A new Trump-era regulation calling to award H-1 B visas based on a wage-based system instead of lottery-based system may make it harder for international students to work in the US after graduation. The Biden administration, in February, said it was delaying the rule’s effective date to December 31, 2021 to let USCIS get enough time to be prepared to implement this change.
A new study revealed that international students in the US may be 54% more likely to obtain an H-1B visa under the current lottery system. However, a new regulation introduced by the Trump administration to award H-1 B visas based on a wage-based system may make it harder for international students to work in the US after graduation.
Conducted by the National Foundation for American Policy, the analysis found that the Trump-era regulation to award H-1B visas not through the lottery-based system but from highest to lowest salary levels would be an obstacle for international graduates.
Executive director, NFAP, Stuart Anderson, said that the regulation will act as a “disincentive” to study in the US especially at a time when enrollments have already been impacted by the pandemic.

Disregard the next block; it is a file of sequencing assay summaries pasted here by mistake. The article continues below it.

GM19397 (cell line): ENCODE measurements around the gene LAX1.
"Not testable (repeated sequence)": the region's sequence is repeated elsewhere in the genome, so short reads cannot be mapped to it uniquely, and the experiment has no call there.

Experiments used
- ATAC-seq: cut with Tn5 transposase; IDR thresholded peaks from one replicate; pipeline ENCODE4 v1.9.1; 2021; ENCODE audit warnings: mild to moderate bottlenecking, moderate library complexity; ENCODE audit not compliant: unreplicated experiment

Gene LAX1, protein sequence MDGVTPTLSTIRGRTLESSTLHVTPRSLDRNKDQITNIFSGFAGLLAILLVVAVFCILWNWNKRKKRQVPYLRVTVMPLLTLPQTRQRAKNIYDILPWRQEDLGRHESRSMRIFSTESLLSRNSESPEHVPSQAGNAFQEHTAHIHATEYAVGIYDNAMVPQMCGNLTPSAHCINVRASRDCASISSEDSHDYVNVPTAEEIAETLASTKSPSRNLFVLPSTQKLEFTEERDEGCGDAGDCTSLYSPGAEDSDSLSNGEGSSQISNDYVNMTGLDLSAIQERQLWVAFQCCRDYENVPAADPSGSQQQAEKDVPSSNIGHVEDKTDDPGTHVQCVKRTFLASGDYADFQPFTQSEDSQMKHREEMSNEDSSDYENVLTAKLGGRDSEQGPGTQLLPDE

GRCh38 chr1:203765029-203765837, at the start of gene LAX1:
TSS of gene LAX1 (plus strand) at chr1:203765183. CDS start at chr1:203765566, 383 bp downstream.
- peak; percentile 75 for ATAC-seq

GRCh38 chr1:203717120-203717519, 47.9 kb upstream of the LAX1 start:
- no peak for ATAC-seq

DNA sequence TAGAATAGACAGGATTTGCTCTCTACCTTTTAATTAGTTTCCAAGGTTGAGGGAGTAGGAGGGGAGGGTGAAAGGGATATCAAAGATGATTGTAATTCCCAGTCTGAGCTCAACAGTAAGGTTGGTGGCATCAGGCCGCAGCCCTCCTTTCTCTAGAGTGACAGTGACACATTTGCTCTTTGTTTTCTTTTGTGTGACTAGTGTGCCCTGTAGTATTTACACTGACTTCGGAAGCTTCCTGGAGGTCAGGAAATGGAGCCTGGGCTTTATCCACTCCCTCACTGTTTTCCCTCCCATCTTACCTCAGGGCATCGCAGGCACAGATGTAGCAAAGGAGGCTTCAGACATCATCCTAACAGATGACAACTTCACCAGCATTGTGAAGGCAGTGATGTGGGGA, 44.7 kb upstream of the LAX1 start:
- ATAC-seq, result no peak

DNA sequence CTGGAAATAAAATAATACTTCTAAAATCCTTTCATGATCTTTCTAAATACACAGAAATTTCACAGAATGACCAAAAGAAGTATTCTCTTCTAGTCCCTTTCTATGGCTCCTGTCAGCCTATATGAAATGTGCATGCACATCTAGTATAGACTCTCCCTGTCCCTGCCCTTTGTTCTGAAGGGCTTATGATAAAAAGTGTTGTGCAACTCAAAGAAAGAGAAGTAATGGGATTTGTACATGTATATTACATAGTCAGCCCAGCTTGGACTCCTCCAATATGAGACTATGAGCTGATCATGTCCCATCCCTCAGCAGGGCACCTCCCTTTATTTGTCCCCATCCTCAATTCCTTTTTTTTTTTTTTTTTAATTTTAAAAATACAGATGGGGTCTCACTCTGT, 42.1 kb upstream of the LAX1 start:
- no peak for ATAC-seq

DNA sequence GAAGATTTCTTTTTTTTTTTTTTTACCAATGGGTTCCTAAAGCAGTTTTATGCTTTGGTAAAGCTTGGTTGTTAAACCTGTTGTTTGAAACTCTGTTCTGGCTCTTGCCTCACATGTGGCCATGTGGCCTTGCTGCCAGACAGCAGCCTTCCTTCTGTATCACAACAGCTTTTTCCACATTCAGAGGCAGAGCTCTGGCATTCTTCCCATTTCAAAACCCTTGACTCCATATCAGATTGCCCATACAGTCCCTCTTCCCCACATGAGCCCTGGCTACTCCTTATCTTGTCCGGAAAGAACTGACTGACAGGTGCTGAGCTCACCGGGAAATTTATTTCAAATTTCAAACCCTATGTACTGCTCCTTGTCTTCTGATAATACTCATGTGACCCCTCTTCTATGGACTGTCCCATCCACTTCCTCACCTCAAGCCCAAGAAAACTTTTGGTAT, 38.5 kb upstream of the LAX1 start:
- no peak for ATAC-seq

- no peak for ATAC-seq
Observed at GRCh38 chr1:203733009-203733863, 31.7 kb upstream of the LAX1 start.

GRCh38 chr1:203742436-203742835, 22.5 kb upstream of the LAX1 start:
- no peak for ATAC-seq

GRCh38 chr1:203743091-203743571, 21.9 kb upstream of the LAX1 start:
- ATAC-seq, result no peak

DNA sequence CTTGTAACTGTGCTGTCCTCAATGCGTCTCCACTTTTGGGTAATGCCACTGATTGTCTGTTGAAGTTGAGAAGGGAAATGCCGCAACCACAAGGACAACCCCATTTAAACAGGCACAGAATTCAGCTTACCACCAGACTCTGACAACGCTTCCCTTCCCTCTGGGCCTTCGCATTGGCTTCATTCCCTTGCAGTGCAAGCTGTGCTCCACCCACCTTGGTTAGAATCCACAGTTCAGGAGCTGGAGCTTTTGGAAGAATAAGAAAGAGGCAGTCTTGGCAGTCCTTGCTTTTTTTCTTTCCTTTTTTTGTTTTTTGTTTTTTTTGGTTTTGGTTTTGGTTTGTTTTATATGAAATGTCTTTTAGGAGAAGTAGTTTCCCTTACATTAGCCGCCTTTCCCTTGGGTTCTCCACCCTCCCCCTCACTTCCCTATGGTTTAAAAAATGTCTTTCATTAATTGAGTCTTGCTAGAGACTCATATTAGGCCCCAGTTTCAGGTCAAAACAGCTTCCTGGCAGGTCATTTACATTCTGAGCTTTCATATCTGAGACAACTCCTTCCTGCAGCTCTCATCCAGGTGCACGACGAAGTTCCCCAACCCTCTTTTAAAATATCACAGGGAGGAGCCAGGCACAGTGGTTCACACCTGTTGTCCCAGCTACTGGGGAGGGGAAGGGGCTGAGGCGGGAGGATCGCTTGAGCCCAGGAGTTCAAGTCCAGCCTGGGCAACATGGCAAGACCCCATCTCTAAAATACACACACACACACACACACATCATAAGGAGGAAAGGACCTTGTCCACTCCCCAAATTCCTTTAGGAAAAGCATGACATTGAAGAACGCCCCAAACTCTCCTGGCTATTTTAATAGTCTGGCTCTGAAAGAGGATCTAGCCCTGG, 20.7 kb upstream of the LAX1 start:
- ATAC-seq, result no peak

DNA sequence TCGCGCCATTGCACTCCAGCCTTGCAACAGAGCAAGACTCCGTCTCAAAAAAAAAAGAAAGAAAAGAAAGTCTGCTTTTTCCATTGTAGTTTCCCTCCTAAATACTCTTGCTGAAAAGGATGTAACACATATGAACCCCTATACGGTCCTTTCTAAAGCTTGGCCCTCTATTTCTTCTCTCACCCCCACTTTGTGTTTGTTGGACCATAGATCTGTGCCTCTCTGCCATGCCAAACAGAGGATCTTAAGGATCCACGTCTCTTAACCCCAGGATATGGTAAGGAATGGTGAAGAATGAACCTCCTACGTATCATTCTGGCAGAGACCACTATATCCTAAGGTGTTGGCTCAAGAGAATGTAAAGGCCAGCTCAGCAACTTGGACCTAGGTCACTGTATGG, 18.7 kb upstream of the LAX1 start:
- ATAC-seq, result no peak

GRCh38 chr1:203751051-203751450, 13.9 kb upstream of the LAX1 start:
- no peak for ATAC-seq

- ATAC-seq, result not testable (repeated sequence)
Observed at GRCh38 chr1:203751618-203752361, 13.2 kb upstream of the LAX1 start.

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He added that although Biden has delayed implementation of the rule, he has indicated support for a regulatory change that would award visas on the basis of salary level. Picking H-1B petitions by salary level will favour graduates who have the most experience in the market, something that the current system does not offer.
The analysis is based on recent international students and H-1B petitions obtained from a US immigration law firm.
The Biden administration, in February, said it was delaying the rule’s effective date to December 31, 2021 to let USCIS get enough time to be prepared to implement this change.
Over 70% of the total H-1B visas issued in a year are for Indian nationals, many of whom are students and graduates working on an OPT before applying for an H-1B visa.
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The report also pointed out that physicists, medical scientists and microbiologists among others would also find it more difficult to obtain H-1B visa petitions, as their salaries belong closer to the lowest salary level. Schools will also be unable to recruit teachers on H-1B petitions as 90% of them are paid at Level 1 or Level 2.
In the 2019-20 academic year, a drop of 4% in the total number of Indian enrolled students at US institutions was recorded, according to the Open Doors Report on International Student Exchange 2020.
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